The community garden arrived in 1972, and apparently was the first one in the city. A young Portland Community College employee had seen something similar in England, and worked to, uh, transplant the idea here, just when the idea of living off the land and growing one's own food had become fashionable again. By 1979, there was already a long waiting list to get a community garden plot. In the present day, I've heard stories of people waiting over a decade for plots in certain parks to become available.

Saturday, July 27, 2013

Union Station Pedestrian Bridge

Union Station Pedestrian Bridge
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Today's installment in the ongoing bridge project takes us to Portland's historic Union Station, where an arched footbridge crosses the railroad tracks, connecting the station itself with the Yards at Union Station apartments across the tracks, and the waterfront beyond them. The Yards apartments were built on the site of an old Northern Pacific Railway freight terminal; the Portland Development Commission (which owns the train station) began redeveloping the site in the late 1990s. So the bridge presumably went in around that time. I don't actually have a lot of info to share about the bridge itself. There are lots of photos of it, of varying degrees of artsiness and quality, but the reader can search the interwebs for those just as well as I can. Articles about Union Station or the Yards project are generally "Ooh, trains!", or "Ooh, urban renewal!", and the presence of a not particularly large footbridge doesn't seem to have aroused a lot of interest of its own. Until now, I guess.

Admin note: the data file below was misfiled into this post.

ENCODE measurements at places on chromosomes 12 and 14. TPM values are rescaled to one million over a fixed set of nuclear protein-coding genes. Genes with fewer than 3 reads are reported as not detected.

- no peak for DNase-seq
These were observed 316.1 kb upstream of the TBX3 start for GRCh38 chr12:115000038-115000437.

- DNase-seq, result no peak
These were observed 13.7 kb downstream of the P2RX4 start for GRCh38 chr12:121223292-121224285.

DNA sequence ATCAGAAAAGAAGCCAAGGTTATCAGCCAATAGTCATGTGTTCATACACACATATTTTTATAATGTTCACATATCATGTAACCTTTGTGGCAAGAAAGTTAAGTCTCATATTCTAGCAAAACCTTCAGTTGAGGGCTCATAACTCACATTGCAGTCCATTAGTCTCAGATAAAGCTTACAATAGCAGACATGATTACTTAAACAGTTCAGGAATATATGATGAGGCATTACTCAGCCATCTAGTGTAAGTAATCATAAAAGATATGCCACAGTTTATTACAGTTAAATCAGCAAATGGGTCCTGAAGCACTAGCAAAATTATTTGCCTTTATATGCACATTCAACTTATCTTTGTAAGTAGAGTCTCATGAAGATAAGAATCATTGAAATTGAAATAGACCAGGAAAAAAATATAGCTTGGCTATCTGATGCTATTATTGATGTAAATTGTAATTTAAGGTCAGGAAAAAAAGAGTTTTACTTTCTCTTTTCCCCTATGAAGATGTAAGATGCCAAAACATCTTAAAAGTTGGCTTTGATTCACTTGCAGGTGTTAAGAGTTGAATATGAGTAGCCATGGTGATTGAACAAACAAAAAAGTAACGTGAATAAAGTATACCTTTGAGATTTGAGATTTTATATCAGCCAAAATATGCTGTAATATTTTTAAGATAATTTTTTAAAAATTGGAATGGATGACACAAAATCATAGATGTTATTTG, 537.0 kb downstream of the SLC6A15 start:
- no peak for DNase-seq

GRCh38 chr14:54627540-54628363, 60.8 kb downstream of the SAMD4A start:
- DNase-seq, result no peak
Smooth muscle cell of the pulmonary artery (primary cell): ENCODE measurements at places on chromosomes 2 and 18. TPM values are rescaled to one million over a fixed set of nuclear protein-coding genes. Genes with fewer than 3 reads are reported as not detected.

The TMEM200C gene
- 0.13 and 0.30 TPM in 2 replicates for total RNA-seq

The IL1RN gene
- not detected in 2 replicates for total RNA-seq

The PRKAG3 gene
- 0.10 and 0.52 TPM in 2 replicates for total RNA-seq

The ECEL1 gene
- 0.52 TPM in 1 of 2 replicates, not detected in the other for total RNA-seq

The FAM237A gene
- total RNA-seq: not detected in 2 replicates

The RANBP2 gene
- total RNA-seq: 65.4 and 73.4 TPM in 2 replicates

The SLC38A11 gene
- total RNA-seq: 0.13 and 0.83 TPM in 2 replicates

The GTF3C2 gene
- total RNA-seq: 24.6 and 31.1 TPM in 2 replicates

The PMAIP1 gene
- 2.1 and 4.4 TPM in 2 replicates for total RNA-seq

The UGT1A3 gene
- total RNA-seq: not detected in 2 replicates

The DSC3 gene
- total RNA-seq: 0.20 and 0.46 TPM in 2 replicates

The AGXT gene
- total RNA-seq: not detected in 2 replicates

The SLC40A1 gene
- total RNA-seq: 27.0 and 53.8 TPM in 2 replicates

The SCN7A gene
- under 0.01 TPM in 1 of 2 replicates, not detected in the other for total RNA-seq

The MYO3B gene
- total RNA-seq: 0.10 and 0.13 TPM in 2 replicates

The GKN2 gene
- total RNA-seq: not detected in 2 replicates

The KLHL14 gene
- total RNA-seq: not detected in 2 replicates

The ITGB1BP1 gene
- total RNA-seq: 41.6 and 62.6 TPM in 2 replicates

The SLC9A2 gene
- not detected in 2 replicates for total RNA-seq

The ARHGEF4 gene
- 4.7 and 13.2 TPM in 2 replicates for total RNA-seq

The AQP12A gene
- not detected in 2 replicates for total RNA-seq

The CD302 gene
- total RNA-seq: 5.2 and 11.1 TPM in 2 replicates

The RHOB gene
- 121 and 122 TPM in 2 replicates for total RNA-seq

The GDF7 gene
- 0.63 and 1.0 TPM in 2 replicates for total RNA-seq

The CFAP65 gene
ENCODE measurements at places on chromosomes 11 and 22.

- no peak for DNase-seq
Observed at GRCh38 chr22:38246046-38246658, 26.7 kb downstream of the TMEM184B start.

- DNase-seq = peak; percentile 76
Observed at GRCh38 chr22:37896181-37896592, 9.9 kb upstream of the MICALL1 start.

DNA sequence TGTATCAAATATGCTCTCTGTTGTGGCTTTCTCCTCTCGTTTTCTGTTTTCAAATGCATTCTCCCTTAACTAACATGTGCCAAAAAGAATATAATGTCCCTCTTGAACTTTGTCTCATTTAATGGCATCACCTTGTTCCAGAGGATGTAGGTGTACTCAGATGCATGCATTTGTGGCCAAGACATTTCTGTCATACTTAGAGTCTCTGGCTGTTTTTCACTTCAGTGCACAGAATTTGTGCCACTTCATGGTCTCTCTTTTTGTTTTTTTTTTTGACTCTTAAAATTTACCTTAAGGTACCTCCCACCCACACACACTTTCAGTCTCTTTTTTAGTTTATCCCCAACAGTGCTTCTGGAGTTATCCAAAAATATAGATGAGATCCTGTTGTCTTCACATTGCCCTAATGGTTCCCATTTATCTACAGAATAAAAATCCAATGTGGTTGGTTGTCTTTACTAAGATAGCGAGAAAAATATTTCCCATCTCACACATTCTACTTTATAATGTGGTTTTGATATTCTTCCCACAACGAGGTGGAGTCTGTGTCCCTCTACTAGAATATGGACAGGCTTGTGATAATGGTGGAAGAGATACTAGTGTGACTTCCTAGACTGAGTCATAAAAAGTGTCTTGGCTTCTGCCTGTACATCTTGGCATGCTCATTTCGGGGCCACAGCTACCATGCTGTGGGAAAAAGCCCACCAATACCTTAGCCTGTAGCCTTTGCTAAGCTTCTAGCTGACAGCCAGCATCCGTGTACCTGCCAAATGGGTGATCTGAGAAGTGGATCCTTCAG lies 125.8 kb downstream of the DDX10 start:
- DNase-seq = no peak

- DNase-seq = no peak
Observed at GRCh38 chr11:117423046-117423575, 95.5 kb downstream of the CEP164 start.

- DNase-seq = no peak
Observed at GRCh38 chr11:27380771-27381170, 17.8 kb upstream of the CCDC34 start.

Union Station Pedestrian Bridge